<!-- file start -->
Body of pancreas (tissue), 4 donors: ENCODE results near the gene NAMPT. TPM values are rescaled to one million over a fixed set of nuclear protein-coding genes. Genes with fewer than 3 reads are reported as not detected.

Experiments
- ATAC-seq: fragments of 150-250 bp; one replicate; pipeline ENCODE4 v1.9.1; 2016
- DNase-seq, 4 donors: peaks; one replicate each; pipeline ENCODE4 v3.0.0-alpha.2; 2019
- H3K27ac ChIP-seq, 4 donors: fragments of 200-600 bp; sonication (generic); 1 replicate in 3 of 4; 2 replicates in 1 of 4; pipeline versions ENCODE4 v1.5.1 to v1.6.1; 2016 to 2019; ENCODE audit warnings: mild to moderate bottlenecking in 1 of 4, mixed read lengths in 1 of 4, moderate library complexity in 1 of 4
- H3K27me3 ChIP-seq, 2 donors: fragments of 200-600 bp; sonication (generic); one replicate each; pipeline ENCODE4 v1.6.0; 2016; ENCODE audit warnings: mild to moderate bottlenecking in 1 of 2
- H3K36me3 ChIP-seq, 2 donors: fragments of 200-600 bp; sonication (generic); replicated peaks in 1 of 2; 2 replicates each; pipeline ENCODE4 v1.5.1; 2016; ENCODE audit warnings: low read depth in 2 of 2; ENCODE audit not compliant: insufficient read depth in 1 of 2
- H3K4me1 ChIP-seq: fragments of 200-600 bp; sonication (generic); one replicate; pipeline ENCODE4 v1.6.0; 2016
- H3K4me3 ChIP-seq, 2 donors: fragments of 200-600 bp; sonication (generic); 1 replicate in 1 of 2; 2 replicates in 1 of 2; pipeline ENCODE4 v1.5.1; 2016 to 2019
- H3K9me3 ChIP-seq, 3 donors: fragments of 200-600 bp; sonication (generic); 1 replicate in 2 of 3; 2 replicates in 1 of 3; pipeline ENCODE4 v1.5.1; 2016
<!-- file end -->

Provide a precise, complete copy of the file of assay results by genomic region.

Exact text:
Body of pancreas (tissue), 4 donors: ENCODE results near the gene NAMPT. TPM values are rescaled to one million over a fixed set of nuclear protein-coding genes. Genes with fewer than 3 reads are reported as not detected.

Experiments
- ATAC-seq: fragments of 150-250 bp; one replicate; pipeline ENCODE4 v1.9.1; 2016
- DNase-seq, 4 donors: peaks; one replicate each; pipeline ENCODE4 v3.0.0-alpha.2; 2019
- H3K27ac ChIP-seq, 4 donors: fragments of 200-600 bp; sonication (generic); 1 replicate in 3 of 4; 2 replicates in 1 of 4; pipeline versions ENCODE4 v1.5.1 to v1.6.1; 2016 to 2019; ENCODE audit warnings: mild to moderate bottlenecking in 1 of 4, mixed read lengths in 1 of 4, moderate library complexity in 1 of 4
- H3K27me3 ChIP-seq, 2 donors: fragments of 200-600 bp; sonication (generic); one replicate each; pipeline ENCODE4 v1.6.0; 2016; ENCODE audit warnings: mild to moderate bottlenecking in 1 of 2
- H3K36me3 ChIP-seq, 2 donors: fragments of 200-600 bp; sonication (generic); replicated peaks in 1 of 2; 2 replicates each; pipeline ENCODE4 v1.5.1; 2016; ENCODE audit warnings: low read depth in 2 of 2; ENCODE audit not compliant: insufficient read depth in 1 of 2
- H3K4me1 ChIP-seq: fragments of 200-600 bp; sonication (generic); one replicate; pipeline ENCODE4 v1.6.0; 2016
- H3K4me3 ChIP-seq, 2 donors: fragments of 200-600 bp; sonication (generic); 1 replicate in 1 of 2; 2 replicates in 1 of 2; pipeline ENCODE4 v1.5.1; 2016 to 2019
- H3K9me3 ChIP-seq, 3 donors: fragments of 200-600 bp; sonication (generic); 1 replicate in 2 of 3; 2 replicates in 1 of 3; pipeline ENCODE4 v1.5.1; 2016